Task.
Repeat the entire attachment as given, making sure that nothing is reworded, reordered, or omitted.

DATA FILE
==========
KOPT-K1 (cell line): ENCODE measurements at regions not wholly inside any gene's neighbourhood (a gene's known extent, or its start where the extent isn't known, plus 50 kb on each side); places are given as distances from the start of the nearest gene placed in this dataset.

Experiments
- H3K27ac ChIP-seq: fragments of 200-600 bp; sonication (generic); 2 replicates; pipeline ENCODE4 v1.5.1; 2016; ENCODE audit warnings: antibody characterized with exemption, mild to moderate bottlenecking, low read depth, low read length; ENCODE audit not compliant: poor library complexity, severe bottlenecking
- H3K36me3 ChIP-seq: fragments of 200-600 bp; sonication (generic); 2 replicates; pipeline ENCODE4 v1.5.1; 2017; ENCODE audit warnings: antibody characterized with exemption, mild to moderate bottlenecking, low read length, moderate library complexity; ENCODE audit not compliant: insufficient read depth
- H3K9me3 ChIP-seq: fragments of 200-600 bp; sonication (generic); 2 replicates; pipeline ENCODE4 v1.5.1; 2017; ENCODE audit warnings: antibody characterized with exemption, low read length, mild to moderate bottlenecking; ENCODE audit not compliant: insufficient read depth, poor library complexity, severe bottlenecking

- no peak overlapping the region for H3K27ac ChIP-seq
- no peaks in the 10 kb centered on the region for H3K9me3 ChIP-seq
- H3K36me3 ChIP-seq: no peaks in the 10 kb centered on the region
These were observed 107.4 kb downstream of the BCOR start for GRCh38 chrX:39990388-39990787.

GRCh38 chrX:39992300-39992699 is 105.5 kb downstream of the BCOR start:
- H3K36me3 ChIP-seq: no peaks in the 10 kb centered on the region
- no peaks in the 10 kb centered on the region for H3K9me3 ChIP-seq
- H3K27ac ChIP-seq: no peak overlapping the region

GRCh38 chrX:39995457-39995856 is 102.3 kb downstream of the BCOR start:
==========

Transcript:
KOPT-K1 (cell line): ENCODE measurements at regions not wholly inside any gene's neighbourhood (a gene's known extent, or its start where the extent isn't known, plus 50 kb on each side); places are given as distances from the start of the nearest gene placed in this dataset.

Experiments
- H3K27ac ChIP-seq: fragments of 200-600 bp; sonication (generic); 2 replicates; pipeline ENCODE4 v1.5.1; 2016; ENCODE audit warnings: antibody characterized with exemption, mild to moderate bottlenecking, low read depth, low read length; ENCODE audit not compliant: poor library complexity, severe bottlenecking
- H3K36me3 ChIP-seq: fragments of 200-600 bp; sonication (generic); 2 replicates; pipeline ENCODE4 v1.5.1; 2017; ENCODE audit warnings: antibody characterized with exemption, mild to moderate bottlenecking, low read length, moderate library complexity; ENCODE audit not compliant: insufficient read depth
- H3K9me3 ChIP-seq: fragments of 200-600 bp; sonication (generic); 2 replicates; pipeline ENCODE4 v1.5.1; 2017; ENCODE audit warnings: antibody characterized with exemption, low read length, mild to moderate bottlenecking; ENCODE audit not compliant: insufficient read depth, poor library complexity, severe bottlenecking

- no peak overlapping the region for H3K27ac ChIP-seq
- no peaks in the 10 kb centered on the region for H3K9me3 ChIP-seq
- H3K36me3 ChIP-seq: no peaks in the 10 kb centered on the region
These were observed 107.4 kb downstream of the BCOR start for GRCh38 chrX:39990388-39990787.

GRCh38 chrX:39992300-39992699 is 105.5 kb downstream of the BCOR start:
- H3K36me3 ChIP-seq: no peaks in the 10 kb centered on the region
- no peaks in the 10 kb centered on the region for H3K9me3 ChIP-seq
- H3K27ac ChIP-seq: no peak overlapping the region

GRCh38 chrX:39995457-39995856 is 102.3 kb downstream of the BCOR start: